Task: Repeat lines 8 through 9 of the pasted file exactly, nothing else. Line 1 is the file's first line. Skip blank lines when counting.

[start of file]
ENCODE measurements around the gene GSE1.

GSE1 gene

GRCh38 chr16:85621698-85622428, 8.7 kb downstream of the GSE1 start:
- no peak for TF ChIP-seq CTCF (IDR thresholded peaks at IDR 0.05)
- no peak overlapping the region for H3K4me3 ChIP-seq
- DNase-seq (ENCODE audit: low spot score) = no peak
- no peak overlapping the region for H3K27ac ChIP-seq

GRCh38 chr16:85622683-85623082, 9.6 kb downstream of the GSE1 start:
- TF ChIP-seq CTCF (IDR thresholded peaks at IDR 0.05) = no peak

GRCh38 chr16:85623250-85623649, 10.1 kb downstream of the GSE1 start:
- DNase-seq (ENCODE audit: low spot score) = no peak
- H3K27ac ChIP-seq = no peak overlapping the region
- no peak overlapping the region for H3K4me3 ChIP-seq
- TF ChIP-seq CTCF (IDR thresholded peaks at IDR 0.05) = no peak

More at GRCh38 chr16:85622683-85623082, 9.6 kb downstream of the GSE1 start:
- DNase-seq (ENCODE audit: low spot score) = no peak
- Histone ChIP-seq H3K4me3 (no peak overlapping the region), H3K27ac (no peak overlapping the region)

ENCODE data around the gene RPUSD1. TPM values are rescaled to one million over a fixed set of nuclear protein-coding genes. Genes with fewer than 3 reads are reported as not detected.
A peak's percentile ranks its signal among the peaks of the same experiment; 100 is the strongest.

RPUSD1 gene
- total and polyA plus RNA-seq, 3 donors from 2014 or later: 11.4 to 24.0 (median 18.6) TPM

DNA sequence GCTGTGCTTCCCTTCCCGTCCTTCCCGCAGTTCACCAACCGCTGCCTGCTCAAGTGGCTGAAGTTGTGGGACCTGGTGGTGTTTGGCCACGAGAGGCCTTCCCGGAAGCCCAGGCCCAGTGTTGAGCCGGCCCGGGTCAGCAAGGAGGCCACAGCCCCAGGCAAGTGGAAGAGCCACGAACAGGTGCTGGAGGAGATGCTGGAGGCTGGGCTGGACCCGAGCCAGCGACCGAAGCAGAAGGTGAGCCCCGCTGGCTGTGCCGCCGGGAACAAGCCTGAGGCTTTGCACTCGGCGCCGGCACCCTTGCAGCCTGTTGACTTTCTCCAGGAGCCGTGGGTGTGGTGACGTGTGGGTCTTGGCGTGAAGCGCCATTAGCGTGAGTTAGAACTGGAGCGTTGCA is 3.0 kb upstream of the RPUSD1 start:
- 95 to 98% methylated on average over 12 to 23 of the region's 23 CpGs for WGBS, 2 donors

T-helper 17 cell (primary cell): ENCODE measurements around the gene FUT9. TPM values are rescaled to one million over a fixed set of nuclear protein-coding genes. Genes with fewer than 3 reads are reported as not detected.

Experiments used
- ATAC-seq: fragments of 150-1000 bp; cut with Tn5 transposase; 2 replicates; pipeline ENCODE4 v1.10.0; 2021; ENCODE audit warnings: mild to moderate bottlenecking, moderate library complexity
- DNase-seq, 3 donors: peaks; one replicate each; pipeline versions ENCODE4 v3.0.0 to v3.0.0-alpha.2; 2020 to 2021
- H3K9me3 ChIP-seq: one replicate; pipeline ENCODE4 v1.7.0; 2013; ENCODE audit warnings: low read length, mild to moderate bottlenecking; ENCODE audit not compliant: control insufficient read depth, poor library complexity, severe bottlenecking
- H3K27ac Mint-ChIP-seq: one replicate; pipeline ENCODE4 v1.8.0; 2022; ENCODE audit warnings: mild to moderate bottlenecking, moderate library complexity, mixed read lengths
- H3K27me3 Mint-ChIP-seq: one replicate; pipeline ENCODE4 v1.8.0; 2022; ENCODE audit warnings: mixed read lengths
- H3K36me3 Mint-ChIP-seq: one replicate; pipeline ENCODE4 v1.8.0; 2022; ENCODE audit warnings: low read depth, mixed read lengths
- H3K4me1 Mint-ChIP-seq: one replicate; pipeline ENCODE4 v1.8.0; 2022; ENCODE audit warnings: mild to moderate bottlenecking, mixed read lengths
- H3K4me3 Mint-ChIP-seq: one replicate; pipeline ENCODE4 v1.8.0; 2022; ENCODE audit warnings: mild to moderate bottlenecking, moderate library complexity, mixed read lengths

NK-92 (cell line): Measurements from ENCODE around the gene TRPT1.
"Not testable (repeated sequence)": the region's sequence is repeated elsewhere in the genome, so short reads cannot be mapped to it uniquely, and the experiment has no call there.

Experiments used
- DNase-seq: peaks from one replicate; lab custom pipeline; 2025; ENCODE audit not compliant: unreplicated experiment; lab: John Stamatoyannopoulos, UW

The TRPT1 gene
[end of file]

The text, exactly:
GRCh38 chr16:85622683-85623082, 9.6 kb downstream of the GSE1 start:
- TF ChIP-seq CTCF (IDR thresholded peaks at IDR 0.05) = no peak